from The American Heritage® Dictionary of the English Language, 4th Edition
- intransitive v. To hold fast or adhere to something, as by grasping, sticking, embracing, or entwining: clung to the rope to keep from falling; fabrics that cling to the body.
- intransitive v. To remain close; resist separation: We clung together in the storm.
- intransitive v. To remain emotionally attached; hold on: clinging to outdated customs.
- n. Botany A clingstone.
from Wiktionary, Creative Commons Attribution/Share-Alike License
- n. Fruit (especially peach) whose flesh adheres strongly to the pit.
- n. adherence; attachment; devotion
- v. To hold very tightly, as to not fall off.
- v. To adhere to an object, without being affixed, in such a way as to follow its contours. Used especially of fabrics and films.
from the GNU version of the Collaborative International Dictionary of English
- intransitive v. To adhere closely; to stick; to hold fast, especially by twining round or embracing; ; -- usually followed by to or together.
- transitive v. To cause to adhere to, especially by twining round or embracing.
- transitive v. To make to dry up or wither.
- n. Adherence; attachment; devotion.
from The Century Dictionary and Cyclopedia
- To adhere closely; be attached; stick: as, a wet garment clings to the limbs.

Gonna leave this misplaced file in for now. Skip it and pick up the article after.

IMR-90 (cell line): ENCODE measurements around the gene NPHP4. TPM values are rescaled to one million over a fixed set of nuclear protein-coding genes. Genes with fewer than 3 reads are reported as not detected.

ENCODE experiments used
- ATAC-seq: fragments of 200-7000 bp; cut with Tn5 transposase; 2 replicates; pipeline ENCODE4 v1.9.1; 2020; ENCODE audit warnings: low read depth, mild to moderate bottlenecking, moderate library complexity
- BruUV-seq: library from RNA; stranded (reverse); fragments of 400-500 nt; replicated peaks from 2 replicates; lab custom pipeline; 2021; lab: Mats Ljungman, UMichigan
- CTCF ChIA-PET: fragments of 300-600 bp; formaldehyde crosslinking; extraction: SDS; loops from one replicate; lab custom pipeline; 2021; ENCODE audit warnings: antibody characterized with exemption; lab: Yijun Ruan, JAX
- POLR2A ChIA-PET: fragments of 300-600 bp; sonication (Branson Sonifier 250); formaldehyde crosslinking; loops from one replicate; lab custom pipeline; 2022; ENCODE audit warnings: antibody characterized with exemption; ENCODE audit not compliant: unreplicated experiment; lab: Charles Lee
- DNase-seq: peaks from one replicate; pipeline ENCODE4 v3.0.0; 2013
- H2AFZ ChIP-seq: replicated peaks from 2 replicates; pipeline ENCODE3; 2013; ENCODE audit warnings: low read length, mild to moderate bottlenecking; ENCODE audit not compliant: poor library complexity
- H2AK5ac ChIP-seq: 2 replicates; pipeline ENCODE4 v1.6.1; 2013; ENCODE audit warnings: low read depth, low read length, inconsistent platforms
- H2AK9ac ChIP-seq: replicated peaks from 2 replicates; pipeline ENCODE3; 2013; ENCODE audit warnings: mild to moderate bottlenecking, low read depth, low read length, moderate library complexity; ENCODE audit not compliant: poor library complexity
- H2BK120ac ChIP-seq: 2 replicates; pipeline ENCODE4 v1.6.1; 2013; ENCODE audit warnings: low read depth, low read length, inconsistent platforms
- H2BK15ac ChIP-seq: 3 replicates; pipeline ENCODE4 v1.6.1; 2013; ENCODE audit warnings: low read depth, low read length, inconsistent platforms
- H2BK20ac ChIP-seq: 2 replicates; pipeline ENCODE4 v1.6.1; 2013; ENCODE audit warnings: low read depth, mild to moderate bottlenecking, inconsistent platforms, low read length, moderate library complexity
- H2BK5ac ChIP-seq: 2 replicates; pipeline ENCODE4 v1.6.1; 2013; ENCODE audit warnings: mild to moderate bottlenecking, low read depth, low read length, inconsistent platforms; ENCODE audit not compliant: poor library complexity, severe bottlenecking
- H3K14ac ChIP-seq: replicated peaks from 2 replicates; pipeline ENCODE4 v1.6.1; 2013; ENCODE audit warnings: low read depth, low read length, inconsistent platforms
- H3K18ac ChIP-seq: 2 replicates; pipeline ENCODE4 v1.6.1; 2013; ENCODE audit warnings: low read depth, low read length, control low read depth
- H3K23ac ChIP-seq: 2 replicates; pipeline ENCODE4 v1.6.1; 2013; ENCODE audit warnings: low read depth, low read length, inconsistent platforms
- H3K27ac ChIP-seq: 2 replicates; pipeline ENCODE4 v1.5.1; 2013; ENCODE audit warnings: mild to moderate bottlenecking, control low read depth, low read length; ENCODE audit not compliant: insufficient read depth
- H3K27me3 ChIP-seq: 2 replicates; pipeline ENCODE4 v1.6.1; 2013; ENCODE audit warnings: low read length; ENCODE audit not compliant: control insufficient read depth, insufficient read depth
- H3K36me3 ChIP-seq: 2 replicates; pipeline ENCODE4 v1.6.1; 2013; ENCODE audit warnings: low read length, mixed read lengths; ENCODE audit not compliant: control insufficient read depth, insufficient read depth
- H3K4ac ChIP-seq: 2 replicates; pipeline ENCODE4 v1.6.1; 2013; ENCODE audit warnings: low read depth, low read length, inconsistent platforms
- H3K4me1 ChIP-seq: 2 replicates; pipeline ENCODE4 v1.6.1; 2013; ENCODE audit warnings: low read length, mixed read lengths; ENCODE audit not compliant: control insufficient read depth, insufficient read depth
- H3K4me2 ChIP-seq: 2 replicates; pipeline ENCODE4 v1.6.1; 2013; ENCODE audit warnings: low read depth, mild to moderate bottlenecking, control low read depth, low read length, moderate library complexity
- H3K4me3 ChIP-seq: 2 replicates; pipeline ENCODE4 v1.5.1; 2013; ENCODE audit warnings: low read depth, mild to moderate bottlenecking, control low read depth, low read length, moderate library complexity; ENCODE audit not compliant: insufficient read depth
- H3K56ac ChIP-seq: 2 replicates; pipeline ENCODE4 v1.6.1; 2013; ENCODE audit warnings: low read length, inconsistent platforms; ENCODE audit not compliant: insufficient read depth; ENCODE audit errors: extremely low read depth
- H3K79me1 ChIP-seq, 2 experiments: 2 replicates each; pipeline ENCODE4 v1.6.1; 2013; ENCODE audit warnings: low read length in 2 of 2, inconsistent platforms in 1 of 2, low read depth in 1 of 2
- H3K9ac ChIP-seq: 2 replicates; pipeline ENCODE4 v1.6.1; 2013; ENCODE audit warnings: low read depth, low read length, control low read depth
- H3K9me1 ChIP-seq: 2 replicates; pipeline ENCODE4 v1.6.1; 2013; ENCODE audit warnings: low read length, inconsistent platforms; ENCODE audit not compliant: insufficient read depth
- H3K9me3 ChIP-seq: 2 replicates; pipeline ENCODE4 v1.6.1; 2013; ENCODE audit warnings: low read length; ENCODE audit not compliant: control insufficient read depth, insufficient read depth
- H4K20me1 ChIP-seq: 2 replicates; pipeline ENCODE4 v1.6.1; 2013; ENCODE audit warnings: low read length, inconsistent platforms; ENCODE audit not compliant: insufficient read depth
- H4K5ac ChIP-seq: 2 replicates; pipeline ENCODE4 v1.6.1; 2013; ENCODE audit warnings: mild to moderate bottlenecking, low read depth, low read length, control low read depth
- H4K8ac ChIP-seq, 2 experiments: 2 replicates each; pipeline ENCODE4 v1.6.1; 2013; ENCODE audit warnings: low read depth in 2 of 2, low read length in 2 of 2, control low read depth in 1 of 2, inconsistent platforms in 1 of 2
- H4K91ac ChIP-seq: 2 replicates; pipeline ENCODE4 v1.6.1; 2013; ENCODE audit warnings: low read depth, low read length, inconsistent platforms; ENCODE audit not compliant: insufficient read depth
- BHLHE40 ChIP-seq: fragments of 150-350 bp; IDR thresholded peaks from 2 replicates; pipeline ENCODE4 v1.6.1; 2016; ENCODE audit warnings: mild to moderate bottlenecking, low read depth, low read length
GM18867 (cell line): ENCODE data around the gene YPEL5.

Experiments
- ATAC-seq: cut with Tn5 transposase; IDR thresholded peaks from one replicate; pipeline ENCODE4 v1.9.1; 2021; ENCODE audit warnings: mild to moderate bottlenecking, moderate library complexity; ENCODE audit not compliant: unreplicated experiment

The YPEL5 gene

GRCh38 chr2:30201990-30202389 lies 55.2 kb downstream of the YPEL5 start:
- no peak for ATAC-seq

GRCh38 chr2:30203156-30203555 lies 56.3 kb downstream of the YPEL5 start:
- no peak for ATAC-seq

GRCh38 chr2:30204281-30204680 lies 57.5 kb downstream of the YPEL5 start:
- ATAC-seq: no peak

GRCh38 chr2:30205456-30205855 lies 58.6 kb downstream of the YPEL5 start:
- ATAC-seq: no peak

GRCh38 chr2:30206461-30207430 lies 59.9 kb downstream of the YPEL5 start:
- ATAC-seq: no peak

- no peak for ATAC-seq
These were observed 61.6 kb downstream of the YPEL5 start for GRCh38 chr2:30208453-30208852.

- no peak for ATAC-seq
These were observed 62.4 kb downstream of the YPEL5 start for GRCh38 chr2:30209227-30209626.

- To hold fast, especially by the hands or by coiling round or embracing, or, figuratively, by refusing to abandon or give up.
- To rush with violence.
- To wither; shrivel.
- To cause to adhere closely; apply firmly and closely.
- To consume; waste to leanness; shrivel.
- n. Adherence; attachment; the act of holding fast; embrace.
- n. A bunch; a cluster; an aggregation of several things that cling together.
- n. A dysentery or bloody flux of sheep: a frequently fatal inflammation of the large intestine of sheep, accompanied with fever and fluid discharges from the bowels.
- n. In horticulture, a peach, nectarine, or apricot in which the flesh adheres strongly to the stone; a clingstone.
from WordNet 3.0 Copyright 2006 by Princeton University. All rights reserved.
- n. fruit (especially peach) whose flesh adheres strongly to the pit
- v. come or be in close contact with; stick or hold together and resist separation
- v. to remain emotionally or intellectually attached
- v. hold on tightly or tenaciously
Middle English clingen, from Old English clingan.(American Heritage® Dictionary of the English Language, Fourth Edition)
Old English? clingan to adhere, to wither; akin to Danish klynge to cluster, crowd. Compare clump. (Wiktionary)